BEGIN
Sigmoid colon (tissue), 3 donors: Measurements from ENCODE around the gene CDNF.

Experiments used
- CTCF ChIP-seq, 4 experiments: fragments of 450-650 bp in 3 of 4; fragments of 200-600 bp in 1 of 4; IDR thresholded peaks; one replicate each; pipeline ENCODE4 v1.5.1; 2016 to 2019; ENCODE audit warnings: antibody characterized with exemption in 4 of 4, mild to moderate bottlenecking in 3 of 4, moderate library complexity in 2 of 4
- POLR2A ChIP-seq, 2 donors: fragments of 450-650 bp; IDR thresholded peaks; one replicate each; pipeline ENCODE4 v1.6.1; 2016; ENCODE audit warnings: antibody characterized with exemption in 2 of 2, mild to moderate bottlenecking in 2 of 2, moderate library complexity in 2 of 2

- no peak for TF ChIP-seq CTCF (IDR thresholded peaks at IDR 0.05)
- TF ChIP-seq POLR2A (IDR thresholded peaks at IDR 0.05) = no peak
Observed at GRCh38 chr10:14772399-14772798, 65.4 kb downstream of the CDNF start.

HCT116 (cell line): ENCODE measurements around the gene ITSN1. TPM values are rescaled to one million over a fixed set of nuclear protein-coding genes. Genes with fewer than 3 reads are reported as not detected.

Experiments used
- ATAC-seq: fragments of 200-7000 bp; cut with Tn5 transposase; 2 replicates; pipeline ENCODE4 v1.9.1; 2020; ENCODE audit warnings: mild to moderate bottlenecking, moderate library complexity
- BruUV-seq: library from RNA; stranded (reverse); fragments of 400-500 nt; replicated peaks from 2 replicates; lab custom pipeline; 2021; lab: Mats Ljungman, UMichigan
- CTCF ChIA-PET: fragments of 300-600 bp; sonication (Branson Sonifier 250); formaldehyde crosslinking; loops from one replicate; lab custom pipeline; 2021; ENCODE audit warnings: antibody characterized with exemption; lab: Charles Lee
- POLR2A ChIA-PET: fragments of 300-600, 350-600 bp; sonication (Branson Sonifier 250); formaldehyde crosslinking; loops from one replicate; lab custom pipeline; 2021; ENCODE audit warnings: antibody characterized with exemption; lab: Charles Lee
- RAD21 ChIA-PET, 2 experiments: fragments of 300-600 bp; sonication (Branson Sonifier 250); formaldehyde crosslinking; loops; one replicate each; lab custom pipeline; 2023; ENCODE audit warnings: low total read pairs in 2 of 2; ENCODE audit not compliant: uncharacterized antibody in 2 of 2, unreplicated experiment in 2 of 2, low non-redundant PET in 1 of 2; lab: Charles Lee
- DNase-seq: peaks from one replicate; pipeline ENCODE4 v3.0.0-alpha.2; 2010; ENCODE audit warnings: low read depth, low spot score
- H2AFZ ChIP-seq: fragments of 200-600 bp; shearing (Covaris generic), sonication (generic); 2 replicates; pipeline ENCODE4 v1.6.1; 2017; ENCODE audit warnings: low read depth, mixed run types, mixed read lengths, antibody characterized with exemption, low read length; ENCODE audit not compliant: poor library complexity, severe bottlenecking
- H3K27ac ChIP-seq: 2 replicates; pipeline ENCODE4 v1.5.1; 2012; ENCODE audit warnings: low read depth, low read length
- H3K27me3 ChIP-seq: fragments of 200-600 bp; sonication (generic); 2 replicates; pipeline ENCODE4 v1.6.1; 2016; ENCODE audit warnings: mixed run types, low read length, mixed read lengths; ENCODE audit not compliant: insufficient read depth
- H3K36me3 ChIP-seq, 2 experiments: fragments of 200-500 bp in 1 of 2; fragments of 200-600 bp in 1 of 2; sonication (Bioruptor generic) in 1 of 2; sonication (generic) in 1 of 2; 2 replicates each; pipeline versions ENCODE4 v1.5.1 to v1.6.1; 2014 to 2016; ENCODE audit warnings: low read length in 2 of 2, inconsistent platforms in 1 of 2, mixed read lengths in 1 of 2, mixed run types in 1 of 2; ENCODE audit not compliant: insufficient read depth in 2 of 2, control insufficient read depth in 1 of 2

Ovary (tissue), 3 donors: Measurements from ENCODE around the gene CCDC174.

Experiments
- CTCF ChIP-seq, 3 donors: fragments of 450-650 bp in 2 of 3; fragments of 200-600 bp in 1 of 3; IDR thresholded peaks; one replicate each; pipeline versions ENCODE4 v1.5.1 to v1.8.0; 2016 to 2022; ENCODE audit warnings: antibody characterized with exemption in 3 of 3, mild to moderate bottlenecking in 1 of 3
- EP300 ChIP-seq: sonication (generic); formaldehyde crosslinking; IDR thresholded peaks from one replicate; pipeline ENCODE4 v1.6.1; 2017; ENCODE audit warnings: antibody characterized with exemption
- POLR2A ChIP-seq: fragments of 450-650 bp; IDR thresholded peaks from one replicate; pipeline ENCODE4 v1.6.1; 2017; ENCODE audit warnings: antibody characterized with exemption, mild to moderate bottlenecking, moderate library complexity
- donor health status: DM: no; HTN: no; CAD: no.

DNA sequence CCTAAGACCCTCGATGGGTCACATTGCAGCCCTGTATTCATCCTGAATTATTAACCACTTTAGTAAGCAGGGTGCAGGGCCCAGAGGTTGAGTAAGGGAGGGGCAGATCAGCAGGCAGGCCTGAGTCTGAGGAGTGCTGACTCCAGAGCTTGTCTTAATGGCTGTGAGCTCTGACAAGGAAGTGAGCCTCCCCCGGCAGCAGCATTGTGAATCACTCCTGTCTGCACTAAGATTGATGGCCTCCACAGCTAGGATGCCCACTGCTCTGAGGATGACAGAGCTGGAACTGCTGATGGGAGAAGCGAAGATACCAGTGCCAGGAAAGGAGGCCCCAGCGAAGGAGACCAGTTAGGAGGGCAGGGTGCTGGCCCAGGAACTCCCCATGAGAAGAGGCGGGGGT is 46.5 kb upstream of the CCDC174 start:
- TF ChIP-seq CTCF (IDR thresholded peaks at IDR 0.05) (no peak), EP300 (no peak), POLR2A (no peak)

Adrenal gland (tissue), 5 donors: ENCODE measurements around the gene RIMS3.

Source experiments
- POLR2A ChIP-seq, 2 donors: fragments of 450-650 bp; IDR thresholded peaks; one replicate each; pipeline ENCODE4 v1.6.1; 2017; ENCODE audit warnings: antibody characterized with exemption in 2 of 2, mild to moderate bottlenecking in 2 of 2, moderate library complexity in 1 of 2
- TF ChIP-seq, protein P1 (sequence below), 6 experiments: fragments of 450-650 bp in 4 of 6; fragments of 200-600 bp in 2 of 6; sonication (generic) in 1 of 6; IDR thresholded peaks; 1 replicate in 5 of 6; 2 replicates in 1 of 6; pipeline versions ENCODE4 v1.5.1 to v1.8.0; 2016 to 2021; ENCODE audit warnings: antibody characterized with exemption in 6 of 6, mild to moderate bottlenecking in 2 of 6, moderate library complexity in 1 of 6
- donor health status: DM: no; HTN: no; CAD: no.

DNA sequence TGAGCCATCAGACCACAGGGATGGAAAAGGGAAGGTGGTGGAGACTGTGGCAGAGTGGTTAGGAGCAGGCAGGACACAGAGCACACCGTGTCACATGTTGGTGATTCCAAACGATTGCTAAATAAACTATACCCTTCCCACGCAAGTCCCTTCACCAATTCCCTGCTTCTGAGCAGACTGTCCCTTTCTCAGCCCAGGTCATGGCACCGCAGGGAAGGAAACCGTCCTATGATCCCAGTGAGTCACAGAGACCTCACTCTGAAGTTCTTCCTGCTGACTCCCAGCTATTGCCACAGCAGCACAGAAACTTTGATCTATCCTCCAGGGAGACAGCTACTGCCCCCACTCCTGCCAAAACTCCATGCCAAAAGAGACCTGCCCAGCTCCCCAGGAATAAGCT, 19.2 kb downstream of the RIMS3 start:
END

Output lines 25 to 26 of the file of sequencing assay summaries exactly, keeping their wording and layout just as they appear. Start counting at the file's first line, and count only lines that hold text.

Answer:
- donor health status: DM: no; HTN: no; CAD: no.

DNA sequence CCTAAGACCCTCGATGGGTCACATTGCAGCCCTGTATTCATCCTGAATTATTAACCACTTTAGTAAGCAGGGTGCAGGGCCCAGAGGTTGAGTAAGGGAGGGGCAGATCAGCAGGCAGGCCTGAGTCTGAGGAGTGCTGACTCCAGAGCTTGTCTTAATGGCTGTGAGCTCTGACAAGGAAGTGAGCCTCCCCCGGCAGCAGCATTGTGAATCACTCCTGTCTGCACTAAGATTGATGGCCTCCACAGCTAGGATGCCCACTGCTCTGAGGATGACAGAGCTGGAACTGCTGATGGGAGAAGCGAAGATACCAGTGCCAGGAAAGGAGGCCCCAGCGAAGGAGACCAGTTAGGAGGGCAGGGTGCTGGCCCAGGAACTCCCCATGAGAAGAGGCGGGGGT is 46.5 kb upstream of the CCDC174 start: